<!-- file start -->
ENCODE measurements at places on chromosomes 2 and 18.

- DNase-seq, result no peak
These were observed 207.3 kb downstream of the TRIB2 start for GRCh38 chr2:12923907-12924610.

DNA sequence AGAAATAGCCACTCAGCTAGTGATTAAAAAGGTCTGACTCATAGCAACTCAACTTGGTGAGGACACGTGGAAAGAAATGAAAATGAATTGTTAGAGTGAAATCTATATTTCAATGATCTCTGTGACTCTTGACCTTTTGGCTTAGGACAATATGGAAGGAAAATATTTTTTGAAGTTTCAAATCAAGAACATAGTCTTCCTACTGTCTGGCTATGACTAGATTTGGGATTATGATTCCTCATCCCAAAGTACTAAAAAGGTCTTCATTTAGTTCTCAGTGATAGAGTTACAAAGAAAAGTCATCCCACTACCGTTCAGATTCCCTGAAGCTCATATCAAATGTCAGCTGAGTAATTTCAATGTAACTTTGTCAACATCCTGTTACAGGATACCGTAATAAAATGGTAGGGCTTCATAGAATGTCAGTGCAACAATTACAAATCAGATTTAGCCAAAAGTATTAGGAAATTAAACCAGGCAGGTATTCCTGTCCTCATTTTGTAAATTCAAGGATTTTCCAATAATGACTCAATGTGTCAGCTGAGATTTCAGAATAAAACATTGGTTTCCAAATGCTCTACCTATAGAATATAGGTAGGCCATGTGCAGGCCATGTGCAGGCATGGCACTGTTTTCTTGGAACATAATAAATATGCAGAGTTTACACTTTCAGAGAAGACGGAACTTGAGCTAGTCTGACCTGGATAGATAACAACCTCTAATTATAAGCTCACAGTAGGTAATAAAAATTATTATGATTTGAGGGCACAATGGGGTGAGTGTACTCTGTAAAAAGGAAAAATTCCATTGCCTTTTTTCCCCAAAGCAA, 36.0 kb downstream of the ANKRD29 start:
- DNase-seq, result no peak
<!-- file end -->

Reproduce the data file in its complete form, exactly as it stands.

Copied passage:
ENCODE measurements at places on chromosomes 2 and 18.

- DNase-seq, result no peak
These were observed 207.3 kb downstream of the TRIB2 start for GRCh38 chr2:12923907-12924610.

DNA sequence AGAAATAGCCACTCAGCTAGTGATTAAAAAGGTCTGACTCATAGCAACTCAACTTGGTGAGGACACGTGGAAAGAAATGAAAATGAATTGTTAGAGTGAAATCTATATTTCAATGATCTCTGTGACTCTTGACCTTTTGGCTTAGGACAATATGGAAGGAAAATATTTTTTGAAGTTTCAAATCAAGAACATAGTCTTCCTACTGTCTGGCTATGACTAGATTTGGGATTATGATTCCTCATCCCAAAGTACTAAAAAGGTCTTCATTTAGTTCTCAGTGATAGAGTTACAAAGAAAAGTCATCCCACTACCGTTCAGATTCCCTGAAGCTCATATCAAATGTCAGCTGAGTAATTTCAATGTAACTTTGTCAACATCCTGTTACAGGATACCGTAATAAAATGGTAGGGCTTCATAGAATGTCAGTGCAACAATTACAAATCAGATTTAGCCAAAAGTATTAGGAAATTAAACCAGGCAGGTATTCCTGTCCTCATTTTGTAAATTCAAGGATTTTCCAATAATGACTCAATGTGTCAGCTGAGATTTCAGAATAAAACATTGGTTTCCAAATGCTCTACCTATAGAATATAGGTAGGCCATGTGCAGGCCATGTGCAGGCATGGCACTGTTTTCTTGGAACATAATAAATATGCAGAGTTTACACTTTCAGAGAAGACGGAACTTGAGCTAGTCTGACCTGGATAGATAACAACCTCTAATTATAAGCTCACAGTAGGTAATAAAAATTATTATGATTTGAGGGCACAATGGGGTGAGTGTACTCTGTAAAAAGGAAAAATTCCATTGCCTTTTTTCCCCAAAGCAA, 36.0 kb downstream of the ANKRD29 start:
- DNase-seq, result no peak